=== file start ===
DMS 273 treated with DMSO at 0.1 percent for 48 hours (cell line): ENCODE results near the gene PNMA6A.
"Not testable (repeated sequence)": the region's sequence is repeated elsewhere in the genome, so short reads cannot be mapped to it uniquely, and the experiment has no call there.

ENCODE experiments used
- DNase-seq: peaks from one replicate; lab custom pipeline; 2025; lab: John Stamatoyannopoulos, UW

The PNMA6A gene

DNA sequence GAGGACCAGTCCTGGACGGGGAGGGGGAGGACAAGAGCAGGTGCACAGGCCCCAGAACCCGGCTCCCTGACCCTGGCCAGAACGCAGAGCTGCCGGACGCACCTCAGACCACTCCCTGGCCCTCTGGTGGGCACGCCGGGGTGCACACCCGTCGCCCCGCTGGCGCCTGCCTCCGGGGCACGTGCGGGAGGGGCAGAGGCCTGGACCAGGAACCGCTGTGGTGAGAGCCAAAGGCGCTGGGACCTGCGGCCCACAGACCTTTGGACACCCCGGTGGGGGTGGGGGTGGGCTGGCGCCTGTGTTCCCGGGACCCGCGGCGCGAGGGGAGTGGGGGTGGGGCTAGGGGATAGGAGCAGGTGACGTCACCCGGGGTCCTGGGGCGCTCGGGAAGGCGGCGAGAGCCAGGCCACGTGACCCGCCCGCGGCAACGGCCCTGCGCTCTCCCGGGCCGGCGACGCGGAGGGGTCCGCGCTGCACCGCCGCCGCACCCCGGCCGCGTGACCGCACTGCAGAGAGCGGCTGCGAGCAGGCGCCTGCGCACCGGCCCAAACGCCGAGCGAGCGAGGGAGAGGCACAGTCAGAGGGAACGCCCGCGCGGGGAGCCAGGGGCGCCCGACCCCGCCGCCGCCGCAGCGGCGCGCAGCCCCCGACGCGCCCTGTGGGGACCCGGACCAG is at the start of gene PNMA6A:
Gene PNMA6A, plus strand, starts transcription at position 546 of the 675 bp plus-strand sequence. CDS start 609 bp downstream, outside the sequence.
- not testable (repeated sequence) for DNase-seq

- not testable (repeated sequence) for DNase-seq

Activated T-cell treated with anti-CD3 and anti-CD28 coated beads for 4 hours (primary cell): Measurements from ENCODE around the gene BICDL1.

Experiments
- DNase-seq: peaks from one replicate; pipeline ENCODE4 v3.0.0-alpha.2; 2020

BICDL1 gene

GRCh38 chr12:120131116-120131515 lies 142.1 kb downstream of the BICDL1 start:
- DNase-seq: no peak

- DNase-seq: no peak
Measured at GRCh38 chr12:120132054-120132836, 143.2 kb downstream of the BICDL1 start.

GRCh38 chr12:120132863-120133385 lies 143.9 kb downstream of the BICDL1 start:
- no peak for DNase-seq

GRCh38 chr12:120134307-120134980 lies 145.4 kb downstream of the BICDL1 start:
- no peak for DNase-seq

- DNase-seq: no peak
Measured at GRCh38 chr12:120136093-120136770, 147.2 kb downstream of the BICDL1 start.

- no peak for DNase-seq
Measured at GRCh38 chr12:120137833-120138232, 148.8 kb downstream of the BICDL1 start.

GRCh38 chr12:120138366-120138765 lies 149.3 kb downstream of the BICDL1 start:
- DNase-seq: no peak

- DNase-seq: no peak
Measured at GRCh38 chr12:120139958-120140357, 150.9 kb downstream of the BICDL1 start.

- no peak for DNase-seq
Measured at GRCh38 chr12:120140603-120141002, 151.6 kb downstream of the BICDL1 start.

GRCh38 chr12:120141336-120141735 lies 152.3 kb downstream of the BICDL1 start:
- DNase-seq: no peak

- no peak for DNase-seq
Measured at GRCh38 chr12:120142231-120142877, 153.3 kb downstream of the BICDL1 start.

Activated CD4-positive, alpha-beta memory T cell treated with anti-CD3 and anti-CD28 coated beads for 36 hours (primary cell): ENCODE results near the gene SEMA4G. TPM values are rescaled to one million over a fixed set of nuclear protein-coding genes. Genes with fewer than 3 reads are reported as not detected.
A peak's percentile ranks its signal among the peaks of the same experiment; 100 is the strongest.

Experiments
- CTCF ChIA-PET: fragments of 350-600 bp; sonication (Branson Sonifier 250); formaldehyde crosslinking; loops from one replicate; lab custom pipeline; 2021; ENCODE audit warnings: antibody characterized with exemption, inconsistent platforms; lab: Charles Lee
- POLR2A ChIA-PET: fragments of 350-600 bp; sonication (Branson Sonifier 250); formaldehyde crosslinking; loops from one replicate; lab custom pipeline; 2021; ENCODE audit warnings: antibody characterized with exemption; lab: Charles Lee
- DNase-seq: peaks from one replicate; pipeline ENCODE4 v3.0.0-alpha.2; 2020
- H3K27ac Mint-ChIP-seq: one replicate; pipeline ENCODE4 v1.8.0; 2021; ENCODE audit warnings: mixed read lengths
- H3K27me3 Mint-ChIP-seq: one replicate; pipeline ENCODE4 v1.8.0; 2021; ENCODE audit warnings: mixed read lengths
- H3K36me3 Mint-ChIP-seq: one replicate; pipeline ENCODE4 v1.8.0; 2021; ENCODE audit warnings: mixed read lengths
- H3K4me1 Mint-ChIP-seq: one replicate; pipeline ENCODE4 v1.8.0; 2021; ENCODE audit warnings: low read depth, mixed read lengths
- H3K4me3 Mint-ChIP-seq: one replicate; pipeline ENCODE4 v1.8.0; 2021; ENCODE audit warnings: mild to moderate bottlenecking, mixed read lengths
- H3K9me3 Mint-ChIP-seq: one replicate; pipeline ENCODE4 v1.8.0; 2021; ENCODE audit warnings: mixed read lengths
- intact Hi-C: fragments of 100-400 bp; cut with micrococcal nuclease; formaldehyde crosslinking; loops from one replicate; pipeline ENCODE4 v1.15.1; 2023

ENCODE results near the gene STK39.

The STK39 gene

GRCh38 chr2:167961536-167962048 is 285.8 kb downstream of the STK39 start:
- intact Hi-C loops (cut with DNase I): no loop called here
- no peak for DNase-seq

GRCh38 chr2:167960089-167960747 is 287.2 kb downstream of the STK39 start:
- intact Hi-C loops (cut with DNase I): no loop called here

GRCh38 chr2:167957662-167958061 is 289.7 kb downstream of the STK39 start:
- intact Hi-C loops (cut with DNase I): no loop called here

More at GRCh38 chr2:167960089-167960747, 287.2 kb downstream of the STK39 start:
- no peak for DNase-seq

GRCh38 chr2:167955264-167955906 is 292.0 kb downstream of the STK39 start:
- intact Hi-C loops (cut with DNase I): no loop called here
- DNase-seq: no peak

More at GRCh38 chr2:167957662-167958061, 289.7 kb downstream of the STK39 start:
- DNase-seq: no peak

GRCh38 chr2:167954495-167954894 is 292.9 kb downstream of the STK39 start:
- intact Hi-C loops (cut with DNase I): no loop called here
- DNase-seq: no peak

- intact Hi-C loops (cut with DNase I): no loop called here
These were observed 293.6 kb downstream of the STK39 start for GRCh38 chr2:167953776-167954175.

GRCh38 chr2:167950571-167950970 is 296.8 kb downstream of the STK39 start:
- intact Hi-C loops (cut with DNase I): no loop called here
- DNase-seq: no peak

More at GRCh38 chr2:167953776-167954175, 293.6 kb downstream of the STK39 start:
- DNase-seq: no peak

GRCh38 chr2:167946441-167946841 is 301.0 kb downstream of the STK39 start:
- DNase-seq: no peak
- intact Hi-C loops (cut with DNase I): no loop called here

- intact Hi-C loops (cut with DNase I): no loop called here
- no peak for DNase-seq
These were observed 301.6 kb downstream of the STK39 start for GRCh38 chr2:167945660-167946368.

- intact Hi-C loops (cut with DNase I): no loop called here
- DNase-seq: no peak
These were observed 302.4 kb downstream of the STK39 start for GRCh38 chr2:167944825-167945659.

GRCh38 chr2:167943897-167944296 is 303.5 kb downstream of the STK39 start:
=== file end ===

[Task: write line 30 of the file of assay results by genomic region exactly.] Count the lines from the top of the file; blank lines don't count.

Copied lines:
- no peak for DNase-seq